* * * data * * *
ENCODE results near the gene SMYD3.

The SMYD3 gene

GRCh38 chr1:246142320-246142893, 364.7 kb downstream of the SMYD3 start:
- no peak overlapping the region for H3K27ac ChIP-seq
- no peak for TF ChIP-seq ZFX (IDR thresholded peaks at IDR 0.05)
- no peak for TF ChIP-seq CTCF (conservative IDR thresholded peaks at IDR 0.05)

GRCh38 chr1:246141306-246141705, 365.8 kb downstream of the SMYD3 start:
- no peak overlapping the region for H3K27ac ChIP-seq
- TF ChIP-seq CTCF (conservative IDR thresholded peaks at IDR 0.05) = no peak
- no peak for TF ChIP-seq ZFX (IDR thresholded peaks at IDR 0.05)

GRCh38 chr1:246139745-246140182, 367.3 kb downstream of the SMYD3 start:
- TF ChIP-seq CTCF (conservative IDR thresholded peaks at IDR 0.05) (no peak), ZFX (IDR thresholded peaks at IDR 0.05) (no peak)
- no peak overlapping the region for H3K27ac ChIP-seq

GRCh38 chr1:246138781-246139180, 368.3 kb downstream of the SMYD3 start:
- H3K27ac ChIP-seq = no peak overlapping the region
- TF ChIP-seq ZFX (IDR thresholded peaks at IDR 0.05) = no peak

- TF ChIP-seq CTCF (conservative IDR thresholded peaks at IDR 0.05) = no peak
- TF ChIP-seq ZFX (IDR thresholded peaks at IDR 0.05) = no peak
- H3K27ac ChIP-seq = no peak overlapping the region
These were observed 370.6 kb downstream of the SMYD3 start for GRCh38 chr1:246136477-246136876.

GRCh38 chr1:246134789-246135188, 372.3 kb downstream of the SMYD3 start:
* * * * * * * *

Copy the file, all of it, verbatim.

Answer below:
ENCODE results near the gene SMYD3.

The SMYD3 gene

GRCh38 chr1:246142320-246142893, 364.7 kb downstream of the SMYD3 start:
- no peak overlapping the region for H3K27ac ChIP-seq
- no peak for TF ChIP-seq ZFX (IDR thresholded peaks at IDR 0.05)
- no peak for TF ChIP-seq CTCF (conservative IDR thresholded peaks at IDR 0.05)

GRCh38 chr1:246141306-246141705, 365.8 kb downstream of the SMYD3 start:
- no peak overlapping the region for H3K27ac ChIP-seq
- TF ChIP-seq CTCF (conservative IDR thresholded peaks at IDR 0.05) = no peak
- no peak for TF ChIP-seq ZFX (IDR thresholded peaks at IDR 0.05)

GRCh38 chr1:246139745-246140182, 367.3 kb downstream of the SMYD3 start:
- TF ChIP-seq CTCF (conservative IDR thresholded peaks at IDR 0.05) (no peak), ZFX (IDR thresholded peaks at IDR 0.05) (no peak)
- no peak overlapping the region for H3K27ac ChIP-seq

GRCh38 chr1:246138781-246139180, 368.3 kb downstream of the SMYD3 start:
- H3K27ac ChIP-seq = no peak overlapping the region
- TF ChIP-seq ZFX (IDR thresholded peaks at IDR 0.05) = no peak

- TF ChIP-seq CTCF (conservative IDR thresholded peaks at IDR 0.05) = no peak
- TF ChIP-seq ZFX (IDR thresholded peaks at IDR 0.05) = no peak
- H3K27ac ChIP-seq = no peak overlapping the region
These were observed 370.6 kb downstream of the SMYD3 start for GRCh38 chr1:246136477-246136876.

GRCh38 chr1:246134789-246135188, 372.3 kb downstream of the SMYD3 start: